The Alexandria Experiment

Gregory C. Hutchings, Jr.

by James A. Bacon

The election of Governor Glenn Youngkin may bring about changes in K-12 educational policy in Virginia, but those changes will take time to take hold, and they will not play out uniformly across the state. “Progressive” school systems are organizing a form of Massive Resistance (a term I use with deliberate irony) to oppose Youngkin’s effort to rid schools of “inherently divisive concepts.”

In a recent essay published in Education Week, Superintendent Gregory C. Hutchings, Jr., has called for “anti-racist” school systems to band together to “escape the reactionary trap that continues to perpetuate systemic racism in our public schools.” He doubles down on every leftist trope regarding the causes of racial inequality in educational outcomes.

Assuming Hutchings puts his principles into action, Virginia will get to witness a living-lab experiment in social policy. If Hutchings’ understanding of the causes of racial inequality is based on reality, we should expect to see a significant narrowing in the racial achievement gap, as measured by Standards of Learning test scores, over the next few years. By contrast, if his “anti-racist” paradigm is riddled with false premises, as I believe it is, we will likely see no progress — or even a retrogression in learning.

Hutchings calls for educators to embrace several steps to build “anti-racist” school systems. These include: Continue reading

Grandparents Ask Supreme Court for Justice


Recommendation to readers: Be sure to delve deep enough into the story to read Asra Nomani’s personal story. She describes the values to which Asian-Americans owe their academic success. — JAB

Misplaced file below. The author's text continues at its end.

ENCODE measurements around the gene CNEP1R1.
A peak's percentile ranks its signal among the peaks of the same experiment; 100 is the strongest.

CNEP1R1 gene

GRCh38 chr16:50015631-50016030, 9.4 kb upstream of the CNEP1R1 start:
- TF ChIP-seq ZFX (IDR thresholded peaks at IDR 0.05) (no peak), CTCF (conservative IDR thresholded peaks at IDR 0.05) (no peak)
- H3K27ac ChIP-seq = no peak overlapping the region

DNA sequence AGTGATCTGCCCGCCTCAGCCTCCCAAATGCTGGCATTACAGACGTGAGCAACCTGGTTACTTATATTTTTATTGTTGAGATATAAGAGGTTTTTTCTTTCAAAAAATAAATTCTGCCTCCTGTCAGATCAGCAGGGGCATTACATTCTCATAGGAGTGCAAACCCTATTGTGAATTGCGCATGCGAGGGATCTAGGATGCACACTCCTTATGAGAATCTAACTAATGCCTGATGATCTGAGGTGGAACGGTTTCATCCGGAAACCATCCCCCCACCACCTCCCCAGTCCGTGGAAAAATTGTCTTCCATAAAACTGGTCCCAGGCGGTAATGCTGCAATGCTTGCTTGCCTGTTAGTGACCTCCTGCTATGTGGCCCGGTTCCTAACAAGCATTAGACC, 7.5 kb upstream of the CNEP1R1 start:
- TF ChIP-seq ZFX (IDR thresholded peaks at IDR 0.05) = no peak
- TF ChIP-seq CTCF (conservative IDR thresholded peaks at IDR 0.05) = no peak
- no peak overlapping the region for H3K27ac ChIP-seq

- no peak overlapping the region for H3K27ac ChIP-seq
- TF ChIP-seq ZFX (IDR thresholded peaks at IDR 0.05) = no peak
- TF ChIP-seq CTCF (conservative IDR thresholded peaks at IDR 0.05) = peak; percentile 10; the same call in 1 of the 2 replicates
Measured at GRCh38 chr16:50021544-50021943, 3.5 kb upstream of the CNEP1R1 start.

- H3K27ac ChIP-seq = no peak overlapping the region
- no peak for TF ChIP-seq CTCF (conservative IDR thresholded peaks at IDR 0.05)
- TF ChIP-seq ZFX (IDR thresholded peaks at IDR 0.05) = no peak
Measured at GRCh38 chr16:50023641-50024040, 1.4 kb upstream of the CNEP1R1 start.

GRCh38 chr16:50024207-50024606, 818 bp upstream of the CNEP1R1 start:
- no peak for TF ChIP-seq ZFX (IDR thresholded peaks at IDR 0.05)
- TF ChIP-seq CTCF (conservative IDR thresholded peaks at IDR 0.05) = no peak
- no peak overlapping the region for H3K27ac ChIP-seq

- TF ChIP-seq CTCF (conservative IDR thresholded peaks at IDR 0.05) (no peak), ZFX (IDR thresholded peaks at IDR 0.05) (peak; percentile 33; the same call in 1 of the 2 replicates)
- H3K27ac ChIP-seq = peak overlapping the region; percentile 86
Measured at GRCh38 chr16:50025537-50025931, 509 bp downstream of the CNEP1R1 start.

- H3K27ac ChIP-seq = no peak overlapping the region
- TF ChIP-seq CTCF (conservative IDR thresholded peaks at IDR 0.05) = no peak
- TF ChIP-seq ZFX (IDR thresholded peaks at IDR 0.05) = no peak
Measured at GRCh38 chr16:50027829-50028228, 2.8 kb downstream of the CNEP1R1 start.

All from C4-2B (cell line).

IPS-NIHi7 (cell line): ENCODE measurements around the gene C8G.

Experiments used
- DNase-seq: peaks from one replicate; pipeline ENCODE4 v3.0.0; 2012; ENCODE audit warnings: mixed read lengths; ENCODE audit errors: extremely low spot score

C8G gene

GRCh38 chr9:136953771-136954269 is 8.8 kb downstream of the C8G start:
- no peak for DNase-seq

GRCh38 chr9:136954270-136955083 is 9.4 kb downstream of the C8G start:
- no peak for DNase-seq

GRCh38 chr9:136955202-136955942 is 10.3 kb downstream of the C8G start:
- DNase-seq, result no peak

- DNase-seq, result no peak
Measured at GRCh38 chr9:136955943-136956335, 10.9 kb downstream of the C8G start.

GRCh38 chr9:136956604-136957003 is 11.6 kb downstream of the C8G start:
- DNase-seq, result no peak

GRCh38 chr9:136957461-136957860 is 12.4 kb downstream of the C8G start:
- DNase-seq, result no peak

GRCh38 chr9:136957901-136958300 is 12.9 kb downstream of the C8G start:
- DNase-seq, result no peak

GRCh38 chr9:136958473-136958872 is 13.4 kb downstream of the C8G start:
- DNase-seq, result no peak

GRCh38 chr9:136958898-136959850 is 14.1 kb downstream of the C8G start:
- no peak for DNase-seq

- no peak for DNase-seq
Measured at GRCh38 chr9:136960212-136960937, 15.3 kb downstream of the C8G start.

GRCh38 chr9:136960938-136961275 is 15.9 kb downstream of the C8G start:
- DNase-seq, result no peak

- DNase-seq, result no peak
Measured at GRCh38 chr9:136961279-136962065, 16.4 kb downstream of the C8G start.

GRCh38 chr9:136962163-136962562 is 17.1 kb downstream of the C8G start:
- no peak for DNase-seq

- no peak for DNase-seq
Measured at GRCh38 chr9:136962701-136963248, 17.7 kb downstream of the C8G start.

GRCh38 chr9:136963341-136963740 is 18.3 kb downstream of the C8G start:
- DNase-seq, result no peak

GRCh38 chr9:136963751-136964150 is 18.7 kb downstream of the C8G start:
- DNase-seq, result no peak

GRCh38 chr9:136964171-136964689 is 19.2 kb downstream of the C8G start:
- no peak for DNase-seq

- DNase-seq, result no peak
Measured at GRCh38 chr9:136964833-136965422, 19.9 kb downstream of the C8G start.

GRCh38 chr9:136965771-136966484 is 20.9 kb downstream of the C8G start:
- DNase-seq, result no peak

by Asra Q. Nomani

WASHINGTON, D.C. — This past Friday, Dr. Mridula Kumari, 71, walked up the stairs to the U.S. Supreme Court, and soaked in the festive atmosphere on the sidewalk off 1st Avenue S.E. A band played, as children danced and women clapped, pumping their hands in the air to the beat, one woman in New Balance sneakers carrying a bag that read, “Our Rights. Our Future. Our Power. Our Courts.”

As war waged across the world in Ukraine, a people trying to defend their future, their rights, their nation, Dr. Kumari understood well the power of those words. The courts can protect the rights of the citizenry. The courts can pave a path to a better future. The courts can empower the citizenry.

She hoped these protections would also be extended to her granddaughter: a first-generation American and a seventh grader in Fairfax County Public Schools, across the Potomac River in the northern Virginia suburbs of the nation’s capital. As the daughter of immigrants from India, her granddaughter faces a new racism in America: an anti-Asian admissions process to schools, including Thomas Jefferson High School for Science and Technology, a school fondly known as TJ. Continue reading

Racist Rant Results in Resignation

by Kerry Dougherty

When a shockingly racist 2021 Facebook post from Hampton Electoral Board Chair David Dietrich surfaced late last week the reaction from his fellow Republicans — from Gov. Glenn Youngkin to the Hampton GOP chief — was swift and unequivocal.